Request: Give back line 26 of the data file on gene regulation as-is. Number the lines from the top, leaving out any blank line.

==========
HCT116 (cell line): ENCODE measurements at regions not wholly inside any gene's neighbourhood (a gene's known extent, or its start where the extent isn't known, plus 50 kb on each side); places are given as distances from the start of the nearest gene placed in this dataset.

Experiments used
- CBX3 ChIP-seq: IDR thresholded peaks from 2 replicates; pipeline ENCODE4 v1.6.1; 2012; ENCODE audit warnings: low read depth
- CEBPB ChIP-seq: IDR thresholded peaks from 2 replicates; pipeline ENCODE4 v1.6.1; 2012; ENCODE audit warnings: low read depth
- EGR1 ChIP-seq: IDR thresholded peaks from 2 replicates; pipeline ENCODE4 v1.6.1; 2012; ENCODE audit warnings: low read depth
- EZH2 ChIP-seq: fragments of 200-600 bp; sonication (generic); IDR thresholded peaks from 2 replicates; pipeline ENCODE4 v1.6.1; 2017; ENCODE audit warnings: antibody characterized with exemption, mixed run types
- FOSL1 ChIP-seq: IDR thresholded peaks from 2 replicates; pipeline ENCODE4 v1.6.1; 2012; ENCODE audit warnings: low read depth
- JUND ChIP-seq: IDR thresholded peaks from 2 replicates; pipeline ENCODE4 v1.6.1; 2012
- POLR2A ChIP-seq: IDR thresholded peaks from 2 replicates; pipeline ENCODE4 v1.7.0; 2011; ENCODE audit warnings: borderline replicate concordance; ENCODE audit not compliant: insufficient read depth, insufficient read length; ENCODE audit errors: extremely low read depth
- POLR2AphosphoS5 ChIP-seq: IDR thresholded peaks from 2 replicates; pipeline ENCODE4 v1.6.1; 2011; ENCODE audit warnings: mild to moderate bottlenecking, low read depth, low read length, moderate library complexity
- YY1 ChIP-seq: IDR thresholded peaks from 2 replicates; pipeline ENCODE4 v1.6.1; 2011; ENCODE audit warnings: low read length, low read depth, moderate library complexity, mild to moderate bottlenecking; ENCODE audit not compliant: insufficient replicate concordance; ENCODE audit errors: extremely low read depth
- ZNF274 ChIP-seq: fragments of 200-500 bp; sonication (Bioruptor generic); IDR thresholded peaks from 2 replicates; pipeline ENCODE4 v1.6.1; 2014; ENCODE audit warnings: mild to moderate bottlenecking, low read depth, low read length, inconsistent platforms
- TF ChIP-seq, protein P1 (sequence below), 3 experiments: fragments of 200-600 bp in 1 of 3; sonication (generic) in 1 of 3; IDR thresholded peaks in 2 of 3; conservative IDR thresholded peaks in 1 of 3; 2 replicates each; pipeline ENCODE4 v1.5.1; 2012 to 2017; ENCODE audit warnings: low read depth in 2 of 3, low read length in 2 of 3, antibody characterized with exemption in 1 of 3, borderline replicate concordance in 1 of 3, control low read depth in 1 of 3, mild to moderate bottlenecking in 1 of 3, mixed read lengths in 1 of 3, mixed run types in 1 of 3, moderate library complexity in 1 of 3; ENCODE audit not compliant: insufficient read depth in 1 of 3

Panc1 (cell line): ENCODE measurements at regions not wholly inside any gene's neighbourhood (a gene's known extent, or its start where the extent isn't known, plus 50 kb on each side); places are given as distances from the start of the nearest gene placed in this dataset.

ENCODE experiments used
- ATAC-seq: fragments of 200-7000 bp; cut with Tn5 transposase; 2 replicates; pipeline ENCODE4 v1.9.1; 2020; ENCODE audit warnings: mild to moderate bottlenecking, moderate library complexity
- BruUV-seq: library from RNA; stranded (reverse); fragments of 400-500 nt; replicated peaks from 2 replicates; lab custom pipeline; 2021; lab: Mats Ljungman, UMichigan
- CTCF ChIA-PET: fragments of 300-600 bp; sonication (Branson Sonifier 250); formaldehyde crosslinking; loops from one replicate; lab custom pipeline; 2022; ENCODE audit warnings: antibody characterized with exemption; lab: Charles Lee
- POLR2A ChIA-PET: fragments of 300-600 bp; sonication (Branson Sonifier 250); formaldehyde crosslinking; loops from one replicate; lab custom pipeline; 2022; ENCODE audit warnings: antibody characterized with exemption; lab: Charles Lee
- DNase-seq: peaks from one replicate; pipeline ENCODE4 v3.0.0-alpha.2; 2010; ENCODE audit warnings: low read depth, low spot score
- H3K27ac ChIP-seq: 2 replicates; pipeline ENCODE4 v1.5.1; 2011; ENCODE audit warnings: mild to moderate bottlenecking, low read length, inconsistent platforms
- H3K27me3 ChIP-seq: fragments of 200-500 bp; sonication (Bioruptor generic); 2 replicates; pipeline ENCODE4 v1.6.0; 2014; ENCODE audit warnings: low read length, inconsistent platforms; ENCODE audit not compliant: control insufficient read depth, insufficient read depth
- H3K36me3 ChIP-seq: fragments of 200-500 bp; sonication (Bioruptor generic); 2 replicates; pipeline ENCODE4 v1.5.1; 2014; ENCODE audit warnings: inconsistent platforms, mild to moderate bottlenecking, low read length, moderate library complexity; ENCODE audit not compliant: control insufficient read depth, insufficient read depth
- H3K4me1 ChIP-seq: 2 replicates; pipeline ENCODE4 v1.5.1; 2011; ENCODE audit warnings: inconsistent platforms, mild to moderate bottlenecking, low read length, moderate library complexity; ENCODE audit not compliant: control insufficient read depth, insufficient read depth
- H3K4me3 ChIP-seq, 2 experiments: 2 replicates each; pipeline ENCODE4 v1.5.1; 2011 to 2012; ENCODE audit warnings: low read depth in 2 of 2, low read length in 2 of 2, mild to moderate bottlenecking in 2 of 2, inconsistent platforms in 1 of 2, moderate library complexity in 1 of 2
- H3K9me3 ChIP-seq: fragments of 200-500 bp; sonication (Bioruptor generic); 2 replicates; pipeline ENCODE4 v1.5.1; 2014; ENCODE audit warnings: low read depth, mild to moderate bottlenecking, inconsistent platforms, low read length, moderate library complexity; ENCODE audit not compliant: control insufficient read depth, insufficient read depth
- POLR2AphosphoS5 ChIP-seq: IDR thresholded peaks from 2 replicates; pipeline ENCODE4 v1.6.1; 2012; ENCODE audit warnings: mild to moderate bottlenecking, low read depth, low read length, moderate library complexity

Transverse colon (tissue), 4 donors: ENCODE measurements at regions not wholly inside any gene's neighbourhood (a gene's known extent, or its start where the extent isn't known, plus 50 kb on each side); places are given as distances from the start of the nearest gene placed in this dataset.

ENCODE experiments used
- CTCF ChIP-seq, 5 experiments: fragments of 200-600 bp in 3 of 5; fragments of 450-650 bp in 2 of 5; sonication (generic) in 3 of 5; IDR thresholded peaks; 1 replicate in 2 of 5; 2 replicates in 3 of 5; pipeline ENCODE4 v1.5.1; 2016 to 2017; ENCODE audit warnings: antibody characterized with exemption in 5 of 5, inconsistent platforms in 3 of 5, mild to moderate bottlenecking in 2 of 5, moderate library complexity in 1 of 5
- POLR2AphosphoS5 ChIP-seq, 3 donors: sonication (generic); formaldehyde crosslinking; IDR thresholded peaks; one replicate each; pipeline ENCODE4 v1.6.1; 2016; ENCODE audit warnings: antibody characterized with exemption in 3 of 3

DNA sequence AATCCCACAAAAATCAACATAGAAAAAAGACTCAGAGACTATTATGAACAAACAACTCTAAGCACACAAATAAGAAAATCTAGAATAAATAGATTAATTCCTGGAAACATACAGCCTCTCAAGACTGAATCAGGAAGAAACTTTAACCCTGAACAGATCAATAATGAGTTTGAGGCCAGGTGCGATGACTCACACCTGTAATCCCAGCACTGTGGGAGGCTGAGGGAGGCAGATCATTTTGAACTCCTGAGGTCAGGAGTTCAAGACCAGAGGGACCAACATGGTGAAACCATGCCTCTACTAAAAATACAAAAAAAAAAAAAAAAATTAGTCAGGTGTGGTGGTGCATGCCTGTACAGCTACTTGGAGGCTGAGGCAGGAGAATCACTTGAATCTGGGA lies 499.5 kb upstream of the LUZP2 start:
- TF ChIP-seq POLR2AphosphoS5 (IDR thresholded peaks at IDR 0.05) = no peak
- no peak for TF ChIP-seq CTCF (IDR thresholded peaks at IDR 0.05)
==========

- H3K9me3 ChIP-seq: fragments of 200-500 bp; sonication (Bioruptor generic); 2 replicates; pipeline ENCODE4 v1.5.1; 2014; ENCODE audit warnings: low read depth, mild to moderate bottlenecking, inconsistent platforms, low read length, moderate library complexity; ENCODE audit not compliant: control insufficient read depth, insufficient read depth